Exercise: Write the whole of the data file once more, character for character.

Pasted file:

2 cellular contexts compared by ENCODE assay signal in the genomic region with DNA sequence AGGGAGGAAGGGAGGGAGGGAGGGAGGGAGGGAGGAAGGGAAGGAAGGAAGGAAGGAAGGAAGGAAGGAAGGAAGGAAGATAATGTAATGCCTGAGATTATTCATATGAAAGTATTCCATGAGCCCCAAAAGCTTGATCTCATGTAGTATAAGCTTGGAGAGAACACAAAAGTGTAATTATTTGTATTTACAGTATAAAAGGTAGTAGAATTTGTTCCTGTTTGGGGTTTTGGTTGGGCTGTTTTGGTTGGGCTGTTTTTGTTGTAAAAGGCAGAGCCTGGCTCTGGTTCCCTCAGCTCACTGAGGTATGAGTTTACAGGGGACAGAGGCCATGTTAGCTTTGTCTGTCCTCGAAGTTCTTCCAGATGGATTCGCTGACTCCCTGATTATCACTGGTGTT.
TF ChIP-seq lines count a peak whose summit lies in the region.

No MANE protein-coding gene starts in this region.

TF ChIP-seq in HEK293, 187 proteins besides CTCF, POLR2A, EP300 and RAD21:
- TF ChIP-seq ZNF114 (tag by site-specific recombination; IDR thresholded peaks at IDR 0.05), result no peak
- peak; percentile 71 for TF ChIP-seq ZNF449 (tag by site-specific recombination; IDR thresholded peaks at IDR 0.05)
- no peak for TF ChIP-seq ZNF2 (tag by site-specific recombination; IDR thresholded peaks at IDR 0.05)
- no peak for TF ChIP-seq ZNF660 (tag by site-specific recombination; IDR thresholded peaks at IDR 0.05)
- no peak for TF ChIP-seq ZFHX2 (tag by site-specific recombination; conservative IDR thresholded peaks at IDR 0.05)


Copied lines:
2 cellular contexts compared by ENCODE assay signal in the genomic region with DNA sequence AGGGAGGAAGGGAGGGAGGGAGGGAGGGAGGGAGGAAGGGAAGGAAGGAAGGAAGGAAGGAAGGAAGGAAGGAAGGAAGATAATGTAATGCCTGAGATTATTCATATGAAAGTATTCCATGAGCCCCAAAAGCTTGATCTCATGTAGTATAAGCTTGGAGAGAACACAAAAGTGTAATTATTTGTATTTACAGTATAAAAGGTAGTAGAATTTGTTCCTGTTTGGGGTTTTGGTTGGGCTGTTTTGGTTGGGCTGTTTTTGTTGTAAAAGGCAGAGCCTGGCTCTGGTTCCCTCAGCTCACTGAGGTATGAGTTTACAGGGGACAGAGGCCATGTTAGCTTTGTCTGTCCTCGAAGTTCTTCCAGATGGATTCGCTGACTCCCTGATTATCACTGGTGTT.
TF ChIP-seq lines count a peak whose summit lies in the region.

No MANE protein-coding gene starts in this region.

TF ChIP-seq in HEK293, 187 proteins besides CTCF, POLR2A, EP300 and RAD21:
- TF ChIP-seq ZNF114 (tag by site-specific recombination; IDR thresholded peaks at IDR 0.05), result no peak
- peak; percentile 71 for TF ChIP-seq ZNF449 (tag by site-specific recombination; IDR thresholded peaks at IDR 0.05)
- no peak for TF ChIP-seq ZNF2 (tag by site-specific recombination; IDR thresholded peaks at IDR 0.05)
- no peak for TF ChIP-seq ZNF660 (tag by site-specific recombination; IDR thresholded peaks at IDR 0.05)
- no peak for TF ChIP-seq ZFHX2 (tag by site-specific recombination; conservative IDR thresholded peaks at IDR 0.05)